But this should not be a gift to the system - ‘we solve your problem and then it's back to business as usual’. The tax should go hand in hand with a change in the "money as debt" system. This can only be done by creating a 0% interest national Bank that is also responsible for deciding when to print money, rather than left in the hands of private international, profiteering banks. A merger between the "nationalised" (aka "bailed out") banks and perhaps the Post Office (run by employees as a Co-op is not such a bad idea) could do the trick. And of course, taxing wealth and closing tax havens and loopholes has to be implemented as soon as possible. But these are only immediate measures, not a new System.

Outrage will mobilise a lot of people, but adding to that a positive image of the future could mobilise many more. Otherwise it runs the risk of becoming another French Revolution, where bloody revenge on the oppressors take people's minds away from the creation of a horizontal system, and vertical power and privilege was recreated with different characters, as happened with the Russian Revolution. If we do not realise that the revolution, or change, or transformation, or whatever word fits into our scheme of things, is personal as well as social we will not be able to create something truly new. The power structure needs to disappear from our minds first.

The violence of the system is in us - because we were born and bred inside this system. We are lucky enough to see that it can be different, but that obscure part is indelibly ingrained in us and has to be cheerfully and lovingly exorcised. Doing nothing means mechanically going back to allowing our leaders and bankers to maintain the status quo and the power imbalance.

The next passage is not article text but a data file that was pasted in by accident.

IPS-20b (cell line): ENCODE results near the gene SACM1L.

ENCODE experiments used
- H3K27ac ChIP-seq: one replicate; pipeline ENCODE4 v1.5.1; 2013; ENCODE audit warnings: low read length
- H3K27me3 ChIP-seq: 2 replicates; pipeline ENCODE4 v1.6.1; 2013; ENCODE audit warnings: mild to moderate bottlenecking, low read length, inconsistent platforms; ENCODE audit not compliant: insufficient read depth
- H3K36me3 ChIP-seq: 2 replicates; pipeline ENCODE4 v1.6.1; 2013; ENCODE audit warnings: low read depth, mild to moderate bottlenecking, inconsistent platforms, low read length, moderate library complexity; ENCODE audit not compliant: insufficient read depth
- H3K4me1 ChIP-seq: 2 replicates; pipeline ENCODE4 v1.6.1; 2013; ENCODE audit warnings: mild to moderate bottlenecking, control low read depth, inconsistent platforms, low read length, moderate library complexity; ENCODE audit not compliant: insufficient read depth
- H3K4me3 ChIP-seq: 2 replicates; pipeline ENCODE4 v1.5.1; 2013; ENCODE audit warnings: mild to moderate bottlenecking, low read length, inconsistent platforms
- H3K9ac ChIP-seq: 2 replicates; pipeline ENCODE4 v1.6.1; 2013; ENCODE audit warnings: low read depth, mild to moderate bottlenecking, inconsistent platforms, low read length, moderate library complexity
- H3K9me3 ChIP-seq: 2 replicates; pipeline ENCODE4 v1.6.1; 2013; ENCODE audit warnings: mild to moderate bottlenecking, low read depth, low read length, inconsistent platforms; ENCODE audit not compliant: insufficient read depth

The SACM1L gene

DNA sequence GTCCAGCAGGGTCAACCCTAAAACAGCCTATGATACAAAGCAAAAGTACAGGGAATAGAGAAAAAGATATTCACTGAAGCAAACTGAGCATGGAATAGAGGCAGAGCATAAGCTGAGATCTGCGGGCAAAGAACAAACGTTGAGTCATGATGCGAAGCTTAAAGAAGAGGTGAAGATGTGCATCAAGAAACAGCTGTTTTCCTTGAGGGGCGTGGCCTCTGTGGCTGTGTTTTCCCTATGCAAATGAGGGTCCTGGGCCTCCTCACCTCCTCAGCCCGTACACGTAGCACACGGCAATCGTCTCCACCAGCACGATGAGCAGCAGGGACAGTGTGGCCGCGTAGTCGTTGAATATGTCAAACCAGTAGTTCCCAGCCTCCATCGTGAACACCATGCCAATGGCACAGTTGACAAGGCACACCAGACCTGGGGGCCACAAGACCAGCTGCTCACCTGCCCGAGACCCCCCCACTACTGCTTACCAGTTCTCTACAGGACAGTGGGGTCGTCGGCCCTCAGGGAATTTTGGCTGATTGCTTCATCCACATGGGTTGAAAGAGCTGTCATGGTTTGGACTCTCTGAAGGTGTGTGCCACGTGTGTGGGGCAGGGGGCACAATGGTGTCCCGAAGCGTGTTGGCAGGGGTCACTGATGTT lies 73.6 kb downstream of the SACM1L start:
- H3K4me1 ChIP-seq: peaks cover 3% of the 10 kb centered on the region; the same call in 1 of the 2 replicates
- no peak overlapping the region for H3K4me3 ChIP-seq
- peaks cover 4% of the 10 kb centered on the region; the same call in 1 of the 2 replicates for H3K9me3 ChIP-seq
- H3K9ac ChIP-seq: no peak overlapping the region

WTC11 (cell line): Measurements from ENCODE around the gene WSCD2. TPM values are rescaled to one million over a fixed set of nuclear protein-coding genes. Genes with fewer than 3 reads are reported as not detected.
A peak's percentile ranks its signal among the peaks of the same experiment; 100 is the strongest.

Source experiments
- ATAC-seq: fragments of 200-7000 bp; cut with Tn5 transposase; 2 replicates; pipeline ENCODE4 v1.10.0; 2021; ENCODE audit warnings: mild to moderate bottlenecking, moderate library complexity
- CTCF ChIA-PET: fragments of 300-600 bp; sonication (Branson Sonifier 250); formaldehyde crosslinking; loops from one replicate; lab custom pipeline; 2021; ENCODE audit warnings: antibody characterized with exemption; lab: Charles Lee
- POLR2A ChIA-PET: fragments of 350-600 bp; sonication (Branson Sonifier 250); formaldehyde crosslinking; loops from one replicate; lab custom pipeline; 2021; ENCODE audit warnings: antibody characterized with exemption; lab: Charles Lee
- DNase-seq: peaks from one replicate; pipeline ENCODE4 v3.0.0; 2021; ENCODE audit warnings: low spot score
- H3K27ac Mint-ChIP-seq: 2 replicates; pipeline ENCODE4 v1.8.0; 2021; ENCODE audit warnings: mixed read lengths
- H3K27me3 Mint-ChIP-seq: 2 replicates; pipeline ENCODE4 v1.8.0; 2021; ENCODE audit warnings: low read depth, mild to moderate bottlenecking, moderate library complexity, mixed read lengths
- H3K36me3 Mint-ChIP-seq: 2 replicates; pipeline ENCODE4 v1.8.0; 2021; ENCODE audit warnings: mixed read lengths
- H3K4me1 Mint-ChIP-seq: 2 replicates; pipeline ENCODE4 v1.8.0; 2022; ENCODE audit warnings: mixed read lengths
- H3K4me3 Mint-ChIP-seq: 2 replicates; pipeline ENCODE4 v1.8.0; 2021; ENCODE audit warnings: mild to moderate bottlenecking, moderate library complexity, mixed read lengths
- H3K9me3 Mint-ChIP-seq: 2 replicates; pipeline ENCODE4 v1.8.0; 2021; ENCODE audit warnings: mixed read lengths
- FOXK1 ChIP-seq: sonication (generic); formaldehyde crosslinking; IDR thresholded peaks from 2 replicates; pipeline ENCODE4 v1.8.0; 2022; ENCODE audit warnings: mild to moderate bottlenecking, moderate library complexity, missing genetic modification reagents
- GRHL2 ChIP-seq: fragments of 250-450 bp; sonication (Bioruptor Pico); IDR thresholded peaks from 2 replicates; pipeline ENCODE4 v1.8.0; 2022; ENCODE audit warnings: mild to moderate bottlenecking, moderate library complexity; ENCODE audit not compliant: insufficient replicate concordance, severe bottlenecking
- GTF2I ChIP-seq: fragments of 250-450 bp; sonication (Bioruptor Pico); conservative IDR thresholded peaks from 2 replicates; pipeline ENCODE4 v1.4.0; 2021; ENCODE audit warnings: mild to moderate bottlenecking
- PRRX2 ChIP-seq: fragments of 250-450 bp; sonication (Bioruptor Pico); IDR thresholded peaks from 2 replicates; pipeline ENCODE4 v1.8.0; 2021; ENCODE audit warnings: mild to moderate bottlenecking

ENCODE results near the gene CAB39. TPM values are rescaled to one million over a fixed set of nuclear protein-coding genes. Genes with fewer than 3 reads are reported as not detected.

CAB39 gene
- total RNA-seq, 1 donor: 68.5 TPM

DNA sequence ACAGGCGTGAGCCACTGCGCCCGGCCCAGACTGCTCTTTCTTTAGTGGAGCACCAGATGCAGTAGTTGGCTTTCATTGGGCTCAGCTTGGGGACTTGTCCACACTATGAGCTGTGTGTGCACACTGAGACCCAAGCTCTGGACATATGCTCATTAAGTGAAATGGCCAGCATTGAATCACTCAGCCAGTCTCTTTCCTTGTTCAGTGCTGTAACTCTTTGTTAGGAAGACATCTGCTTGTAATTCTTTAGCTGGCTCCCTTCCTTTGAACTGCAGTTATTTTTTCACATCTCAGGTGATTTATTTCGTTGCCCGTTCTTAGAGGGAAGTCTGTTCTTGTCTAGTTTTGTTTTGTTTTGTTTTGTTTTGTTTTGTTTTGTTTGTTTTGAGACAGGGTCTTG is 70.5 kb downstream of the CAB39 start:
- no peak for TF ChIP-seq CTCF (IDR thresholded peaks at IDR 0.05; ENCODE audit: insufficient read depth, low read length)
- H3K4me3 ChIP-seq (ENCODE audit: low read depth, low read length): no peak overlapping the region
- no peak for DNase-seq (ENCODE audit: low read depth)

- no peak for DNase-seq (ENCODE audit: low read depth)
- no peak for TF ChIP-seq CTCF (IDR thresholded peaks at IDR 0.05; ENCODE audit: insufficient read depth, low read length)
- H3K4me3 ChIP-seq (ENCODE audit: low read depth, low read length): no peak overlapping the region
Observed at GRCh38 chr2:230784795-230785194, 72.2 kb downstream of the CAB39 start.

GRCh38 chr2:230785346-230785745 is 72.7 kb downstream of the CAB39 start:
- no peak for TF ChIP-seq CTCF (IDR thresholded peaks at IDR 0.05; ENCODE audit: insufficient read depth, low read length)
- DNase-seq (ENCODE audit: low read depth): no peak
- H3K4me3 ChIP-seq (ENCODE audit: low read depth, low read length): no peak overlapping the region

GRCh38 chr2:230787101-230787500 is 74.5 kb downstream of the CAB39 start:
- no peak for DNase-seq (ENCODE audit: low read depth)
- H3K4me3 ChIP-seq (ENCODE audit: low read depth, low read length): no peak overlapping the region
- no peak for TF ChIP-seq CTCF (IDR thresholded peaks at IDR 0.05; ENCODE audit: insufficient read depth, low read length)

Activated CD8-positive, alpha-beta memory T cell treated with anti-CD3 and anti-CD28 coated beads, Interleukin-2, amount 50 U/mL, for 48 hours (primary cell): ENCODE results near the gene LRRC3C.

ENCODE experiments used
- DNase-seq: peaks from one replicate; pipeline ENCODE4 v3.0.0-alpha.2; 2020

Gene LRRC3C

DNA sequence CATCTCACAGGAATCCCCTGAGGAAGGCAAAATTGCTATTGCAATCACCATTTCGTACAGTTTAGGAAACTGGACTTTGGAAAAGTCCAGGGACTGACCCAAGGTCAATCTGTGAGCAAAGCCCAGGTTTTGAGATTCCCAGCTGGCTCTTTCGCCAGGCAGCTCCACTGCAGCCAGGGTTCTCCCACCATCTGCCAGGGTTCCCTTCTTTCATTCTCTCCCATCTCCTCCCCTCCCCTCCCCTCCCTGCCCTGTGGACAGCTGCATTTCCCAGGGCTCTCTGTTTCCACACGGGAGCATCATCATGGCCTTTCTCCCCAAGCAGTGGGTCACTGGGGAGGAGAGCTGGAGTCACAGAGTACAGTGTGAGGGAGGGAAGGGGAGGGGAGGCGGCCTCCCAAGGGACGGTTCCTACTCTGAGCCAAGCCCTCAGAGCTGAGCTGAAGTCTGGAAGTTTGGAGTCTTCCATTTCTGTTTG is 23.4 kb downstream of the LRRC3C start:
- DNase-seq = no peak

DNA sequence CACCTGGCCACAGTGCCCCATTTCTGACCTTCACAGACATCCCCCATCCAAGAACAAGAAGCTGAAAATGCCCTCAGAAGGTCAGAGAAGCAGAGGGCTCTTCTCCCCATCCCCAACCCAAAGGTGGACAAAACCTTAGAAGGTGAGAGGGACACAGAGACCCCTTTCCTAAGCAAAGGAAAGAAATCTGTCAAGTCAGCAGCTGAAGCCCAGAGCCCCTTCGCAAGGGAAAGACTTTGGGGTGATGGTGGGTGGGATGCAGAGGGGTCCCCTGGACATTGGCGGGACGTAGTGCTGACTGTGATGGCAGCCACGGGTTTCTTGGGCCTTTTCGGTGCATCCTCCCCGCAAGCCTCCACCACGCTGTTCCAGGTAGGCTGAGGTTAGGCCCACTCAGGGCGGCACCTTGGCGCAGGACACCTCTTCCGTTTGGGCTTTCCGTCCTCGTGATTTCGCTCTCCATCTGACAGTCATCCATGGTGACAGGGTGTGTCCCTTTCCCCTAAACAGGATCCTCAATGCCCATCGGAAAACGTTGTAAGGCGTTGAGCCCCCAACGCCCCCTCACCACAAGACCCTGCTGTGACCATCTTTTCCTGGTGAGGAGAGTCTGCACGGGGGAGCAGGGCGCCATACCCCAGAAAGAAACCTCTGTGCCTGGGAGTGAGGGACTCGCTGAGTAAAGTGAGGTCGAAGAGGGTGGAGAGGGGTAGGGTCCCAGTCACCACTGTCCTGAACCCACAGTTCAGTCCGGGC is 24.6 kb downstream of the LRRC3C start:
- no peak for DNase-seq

If we manage that we can create a system not for the1%, not even for the 99% but for the 100%. And nobody will be plotting *their* revenge. There are many working groups and commissions emerging from the Occupy/Indignados/Spring movement and they will come up, no doubt, with different proposals for the future. Let us celebrate the richness of this diversity without worries for these models will converge in practice if we are also humanising ourselves internally.  

Wednesday, 19 October 2011

Occupy the London Stock Exchange


Demands to end the violent, unfair and dehumanising system that has taken humanity to the brink of disaster are being heard in 950 cities. In London St Paul's cathedral's yard is being set up as a tent city with its own restaurant, media office, first aid point, info tent, open university, recycling centre and more services appearing every day. Small groups discussions and general assemblies allow everybody to have a say. "This is what real democracy looks like" is the slogan, and it works. In the heart of London's financial district, hardly 100 yards from the London Stock Exchange, a dialogue is taking place between demonstrators and City workers, an exercise in nonviolence we are all learning from.

Friday, 7 October 2011

ANVT 12 - Organisation

We live in a system that creates pain and suffering in millions of people who feel isolated because competition and individualism are promoted as the desirable models of personal interaction. This is presented as "freedom" but the register in people is of growing oppression. The system promotes divisions (“divide and conquer”) to prevent a change in its direction.